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Rattigan, Terence (1911-1977)


Main image of Rattigan, Terence (1911-1977)

Terence Rattigan seems easy enough to pigeonhole if one follows the standard line. A formidably successful playwright and screenwriter from the 1930s onwards, his fondness for upper-middle-class characters and the kind of milieux familiar to him from his background as a diplomat's son eventually proved his downfall, when he was singled out by the 'angry young men' who challenged theatre convention in the mid-1950s as the epitome of everything they were opposed to, making him deeply unfashionable almost overnight.

The truth, as usual, is rather more complicated, as was the man himself. A gay man at a time when physical expression of homosexuality was illegal, he understood better than many the virtues of reticence. Despite the comfortable background of many of his characters, his own political sympathies were distinctly leftish, and many of his best plays deal with social and financial exploitation. (In this he has much in common with Anthony Asquith, his preferred screen interpreter). And although supposedly out of touch with drama by radical young playwrights, he significantly boosted Joe Orton's career by financing the West End production of 'Entertaining Mr Sloane'.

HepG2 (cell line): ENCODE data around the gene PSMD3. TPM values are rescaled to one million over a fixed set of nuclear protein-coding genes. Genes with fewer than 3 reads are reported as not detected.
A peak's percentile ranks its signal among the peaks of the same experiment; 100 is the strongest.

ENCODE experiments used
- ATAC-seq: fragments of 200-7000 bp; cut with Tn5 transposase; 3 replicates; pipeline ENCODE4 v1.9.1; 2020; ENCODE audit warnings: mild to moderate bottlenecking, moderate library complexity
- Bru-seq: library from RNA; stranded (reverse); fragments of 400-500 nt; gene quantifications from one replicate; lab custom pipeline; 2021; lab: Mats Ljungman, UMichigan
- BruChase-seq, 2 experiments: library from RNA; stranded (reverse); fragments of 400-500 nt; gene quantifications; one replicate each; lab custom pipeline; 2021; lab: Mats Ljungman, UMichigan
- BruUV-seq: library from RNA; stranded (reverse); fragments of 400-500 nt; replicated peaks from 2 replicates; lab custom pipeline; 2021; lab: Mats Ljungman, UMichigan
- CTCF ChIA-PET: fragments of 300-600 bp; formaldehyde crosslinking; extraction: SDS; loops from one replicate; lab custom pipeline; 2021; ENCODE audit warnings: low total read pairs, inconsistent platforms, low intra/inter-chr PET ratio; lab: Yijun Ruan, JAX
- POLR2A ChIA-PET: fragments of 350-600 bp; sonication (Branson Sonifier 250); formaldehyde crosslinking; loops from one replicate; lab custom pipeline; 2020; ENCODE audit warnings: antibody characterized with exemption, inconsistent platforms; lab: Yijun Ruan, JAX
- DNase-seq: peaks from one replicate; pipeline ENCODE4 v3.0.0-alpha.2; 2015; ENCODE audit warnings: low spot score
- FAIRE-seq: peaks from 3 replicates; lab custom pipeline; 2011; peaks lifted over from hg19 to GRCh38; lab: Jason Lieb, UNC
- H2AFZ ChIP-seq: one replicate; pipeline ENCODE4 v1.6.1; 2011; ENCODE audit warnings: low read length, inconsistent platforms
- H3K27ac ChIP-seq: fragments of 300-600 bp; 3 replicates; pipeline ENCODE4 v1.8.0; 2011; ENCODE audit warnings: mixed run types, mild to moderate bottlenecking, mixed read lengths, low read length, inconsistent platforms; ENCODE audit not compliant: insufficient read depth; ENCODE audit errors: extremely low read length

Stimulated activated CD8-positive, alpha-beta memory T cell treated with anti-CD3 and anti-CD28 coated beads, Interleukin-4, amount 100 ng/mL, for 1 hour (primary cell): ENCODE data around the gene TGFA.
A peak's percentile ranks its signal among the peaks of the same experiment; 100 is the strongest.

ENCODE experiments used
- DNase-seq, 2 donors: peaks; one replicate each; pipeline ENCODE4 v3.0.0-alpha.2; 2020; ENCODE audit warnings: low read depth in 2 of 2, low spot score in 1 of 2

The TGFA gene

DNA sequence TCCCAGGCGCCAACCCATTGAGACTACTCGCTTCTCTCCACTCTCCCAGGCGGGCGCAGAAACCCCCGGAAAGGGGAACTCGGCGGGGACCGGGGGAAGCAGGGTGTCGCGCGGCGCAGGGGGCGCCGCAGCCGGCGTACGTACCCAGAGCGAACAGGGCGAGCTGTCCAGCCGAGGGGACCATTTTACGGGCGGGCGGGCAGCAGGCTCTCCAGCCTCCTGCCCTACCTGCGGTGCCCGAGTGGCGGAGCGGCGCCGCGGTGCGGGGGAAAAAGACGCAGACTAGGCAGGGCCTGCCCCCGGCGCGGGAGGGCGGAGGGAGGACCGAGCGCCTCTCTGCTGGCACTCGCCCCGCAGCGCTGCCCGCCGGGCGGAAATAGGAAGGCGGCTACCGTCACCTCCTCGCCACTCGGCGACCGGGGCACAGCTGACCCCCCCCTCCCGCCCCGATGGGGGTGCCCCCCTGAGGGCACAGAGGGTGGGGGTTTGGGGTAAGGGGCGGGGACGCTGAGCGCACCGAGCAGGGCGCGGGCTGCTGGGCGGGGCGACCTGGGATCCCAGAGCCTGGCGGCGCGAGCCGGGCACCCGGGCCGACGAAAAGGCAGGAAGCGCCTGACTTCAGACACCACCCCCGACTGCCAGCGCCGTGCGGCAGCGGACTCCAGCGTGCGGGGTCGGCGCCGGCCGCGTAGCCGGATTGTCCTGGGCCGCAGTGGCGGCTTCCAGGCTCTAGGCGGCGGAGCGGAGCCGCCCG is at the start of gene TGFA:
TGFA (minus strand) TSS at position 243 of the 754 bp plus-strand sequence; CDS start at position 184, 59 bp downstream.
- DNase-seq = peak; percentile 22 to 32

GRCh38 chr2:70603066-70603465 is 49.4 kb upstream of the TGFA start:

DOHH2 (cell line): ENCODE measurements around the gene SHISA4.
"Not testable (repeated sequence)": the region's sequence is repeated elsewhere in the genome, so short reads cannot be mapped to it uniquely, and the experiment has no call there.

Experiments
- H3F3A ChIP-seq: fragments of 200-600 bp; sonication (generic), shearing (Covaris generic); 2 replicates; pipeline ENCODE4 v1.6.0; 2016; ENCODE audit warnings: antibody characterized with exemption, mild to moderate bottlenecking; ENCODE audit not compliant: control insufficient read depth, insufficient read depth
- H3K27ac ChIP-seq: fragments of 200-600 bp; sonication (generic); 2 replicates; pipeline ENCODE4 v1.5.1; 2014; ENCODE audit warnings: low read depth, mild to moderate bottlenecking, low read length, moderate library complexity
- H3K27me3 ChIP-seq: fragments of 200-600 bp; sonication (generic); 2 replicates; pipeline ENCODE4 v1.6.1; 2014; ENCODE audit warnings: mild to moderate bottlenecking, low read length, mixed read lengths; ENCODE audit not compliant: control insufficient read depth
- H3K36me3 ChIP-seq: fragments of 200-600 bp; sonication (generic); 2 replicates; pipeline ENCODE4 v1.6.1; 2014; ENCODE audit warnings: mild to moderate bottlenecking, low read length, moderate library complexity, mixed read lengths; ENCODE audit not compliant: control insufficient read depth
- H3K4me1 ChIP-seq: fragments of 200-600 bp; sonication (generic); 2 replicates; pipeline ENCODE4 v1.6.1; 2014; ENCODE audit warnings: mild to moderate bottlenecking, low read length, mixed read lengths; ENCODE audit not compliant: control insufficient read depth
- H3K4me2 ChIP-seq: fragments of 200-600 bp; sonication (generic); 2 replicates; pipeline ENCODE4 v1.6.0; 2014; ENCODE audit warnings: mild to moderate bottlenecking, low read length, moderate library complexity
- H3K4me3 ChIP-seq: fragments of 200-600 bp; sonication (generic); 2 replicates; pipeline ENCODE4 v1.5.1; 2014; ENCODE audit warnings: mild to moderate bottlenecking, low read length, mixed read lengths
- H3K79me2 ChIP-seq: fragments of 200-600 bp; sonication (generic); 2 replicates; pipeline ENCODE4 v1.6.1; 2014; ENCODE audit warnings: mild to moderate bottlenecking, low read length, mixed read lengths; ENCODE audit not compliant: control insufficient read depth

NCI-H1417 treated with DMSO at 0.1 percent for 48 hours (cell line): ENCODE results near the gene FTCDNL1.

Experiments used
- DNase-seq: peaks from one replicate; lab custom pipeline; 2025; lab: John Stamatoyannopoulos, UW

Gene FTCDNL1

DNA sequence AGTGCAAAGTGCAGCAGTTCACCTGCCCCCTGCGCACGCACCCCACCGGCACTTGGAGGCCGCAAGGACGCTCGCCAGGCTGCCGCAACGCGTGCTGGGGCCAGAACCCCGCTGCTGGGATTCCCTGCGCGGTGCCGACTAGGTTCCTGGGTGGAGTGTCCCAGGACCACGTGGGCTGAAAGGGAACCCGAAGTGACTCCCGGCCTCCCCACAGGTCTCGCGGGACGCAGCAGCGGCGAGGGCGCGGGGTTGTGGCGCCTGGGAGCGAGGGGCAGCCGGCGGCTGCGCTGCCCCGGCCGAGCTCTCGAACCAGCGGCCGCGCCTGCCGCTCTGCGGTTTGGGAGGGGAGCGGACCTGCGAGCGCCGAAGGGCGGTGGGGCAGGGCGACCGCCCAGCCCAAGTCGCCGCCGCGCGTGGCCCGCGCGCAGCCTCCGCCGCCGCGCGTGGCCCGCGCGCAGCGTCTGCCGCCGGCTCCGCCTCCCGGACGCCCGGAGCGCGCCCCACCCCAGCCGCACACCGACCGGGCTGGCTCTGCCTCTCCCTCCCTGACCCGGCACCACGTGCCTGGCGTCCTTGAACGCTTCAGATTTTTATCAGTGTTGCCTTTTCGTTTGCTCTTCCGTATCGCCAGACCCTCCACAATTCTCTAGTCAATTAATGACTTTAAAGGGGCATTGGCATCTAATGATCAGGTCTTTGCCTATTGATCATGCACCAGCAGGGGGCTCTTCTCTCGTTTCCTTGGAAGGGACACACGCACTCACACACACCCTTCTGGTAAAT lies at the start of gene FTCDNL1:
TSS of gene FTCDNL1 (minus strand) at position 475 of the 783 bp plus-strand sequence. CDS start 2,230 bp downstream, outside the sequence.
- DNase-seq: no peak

Rattigan was born in early June 1911 (there is dispute about the exact date) and educated at Harrow and Oxford. He became extensively involved in university drama, and ultimately abandoned his studies to try to break into the West End as a playwright. He failed, but his father offered to subsidise his writing for two years, after which he was required to find a job. Happily, the job in question was for Warner Bros Studios in Teddington, polishing dialogue for screenplays, a task he credited with teaching him the virtues of economy.